Tribute to a Dream Chaser: James Carney Inspires the Distance-Running Community

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Tribute to a Dream Chaser: James Carney Inspires the Distance-Running Community

Often times, the competitive world of running pays tribute to champions following an untimely death.

From Steve Prefontaine to Ryan Shay, the distance running community has a tendency to highlight, acknowledge, and glorify the lives of those who promoted an admirable character and who also held an incredibly promising career. The media and the fan base remember these past legends not as much for the way they died but for how they courageously lived. But what ever happened to recognizing the current Olympic hopefuls who continually motivate us as they climb their way to the top?

James Carney, an elite distance runner, is one of these champions who should inspire us by the way he lives everyday, stopping at nothing to get what he wants most.

In a country idealized for the American Dream, where everyone has the opportunity to achieve goals on a foundation of hard work and determination alone, the truth of the matter is, it’s a very small percentage of Americans who actually do pursue their passions.

Most people are more willing to re-define what they want versus spending the time to turn their dream into reality.

Now imagine that your dream is to represent your country, to break a former record, set a new one, be immortalized essentially, and to compete with everything inside of you, channelling it all into one performance on one day, moving 3.8 billion viewers watching the largest media events televised: The Olympic Games.

“Must be nice to be genetically, biomechanically, and physiologically gifted enough to go after such a nice dream.” “Must be nice to just do what you love everyday, twice a day, and get paid to do only that.” “Must be nice to be given the opportunity to take what you love to the highest level”.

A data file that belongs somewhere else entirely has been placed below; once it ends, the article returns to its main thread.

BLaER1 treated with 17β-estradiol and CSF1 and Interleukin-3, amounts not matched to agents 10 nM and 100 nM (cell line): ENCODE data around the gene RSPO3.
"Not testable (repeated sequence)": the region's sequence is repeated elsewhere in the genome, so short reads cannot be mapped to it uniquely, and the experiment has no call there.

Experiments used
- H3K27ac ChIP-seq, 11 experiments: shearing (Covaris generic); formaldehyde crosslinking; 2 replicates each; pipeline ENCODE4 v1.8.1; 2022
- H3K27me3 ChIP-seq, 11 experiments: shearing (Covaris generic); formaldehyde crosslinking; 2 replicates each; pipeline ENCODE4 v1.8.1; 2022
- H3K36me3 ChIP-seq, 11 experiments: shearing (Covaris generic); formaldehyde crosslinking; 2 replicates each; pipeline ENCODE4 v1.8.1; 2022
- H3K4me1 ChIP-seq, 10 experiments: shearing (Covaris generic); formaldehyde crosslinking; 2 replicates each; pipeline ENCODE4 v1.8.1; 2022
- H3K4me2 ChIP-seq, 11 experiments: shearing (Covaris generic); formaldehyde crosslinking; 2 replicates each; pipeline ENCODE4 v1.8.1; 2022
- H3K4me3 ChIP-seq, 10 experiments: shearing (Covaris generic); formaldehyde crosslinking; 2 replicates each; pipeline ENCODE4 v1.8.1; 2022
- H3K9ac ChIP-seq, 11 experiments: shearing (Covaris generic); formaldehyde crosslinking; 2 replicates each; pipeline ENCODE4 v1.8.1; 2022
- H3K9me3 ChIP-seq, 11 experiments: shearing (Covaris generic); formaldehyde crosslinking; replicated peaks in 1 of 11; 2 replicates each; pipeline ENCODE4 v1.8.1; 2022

These are the popular misconceptions of the lifestyle of the “sponsored athlete”. Right now, the distance running field is more competitive than it has ever been, and most of the elites will report that it has nothing to do with genetics.

Many of them come from families who’ve never run a day in their life, who need orthotics to correct their gait, who deal with frequent injuries due to poor biomechanics and have to dish out loads of money to massage therapists, chiros etc. to keep all body parts in place, and who have to fight everyday to get recognized by sponsors or race directors unless they were an NCAA champion coming out of the womb.

It has to do with hard work ethic and wanting something bad enough. NFL head coach Tony Dungy said it best when he remarked, “the truth is most people have a better chance to be uncommon by effort than by natural gifts," moments before his Indianapolis Colts would go on to defeat the Chicago Bears in a glorious Super Bowl victory. When the sport in focus is elite distance running, “living the dream” and taking the road to becoming a champion is not as glamorous as it sounds.

Most of the runners, race "wild card" Carney included, will tell you that they live a very boring, mundane existence, void of late nights, partying, and an extensive dating life. Wake up early. Train. Eat. Nap. Rest. Train again. Spend time staying informed and tuned into your sport or upcoming competition. Sit in fifty-degree ice bath. Body shots of liquid iron and vitamin C. Hydrate again. Sleep eight to 10 hours for the next day’s training, to prevent future injury or body fatigue.

And then they do it again. And the day after that? You guessed it. Same regiment, same discipline, again and again; putting in leg mileage anywhere from 90-130 miles a week, which is more than some people put on their car in a month. Still sound fun? But these runners wouldn't have it any other way.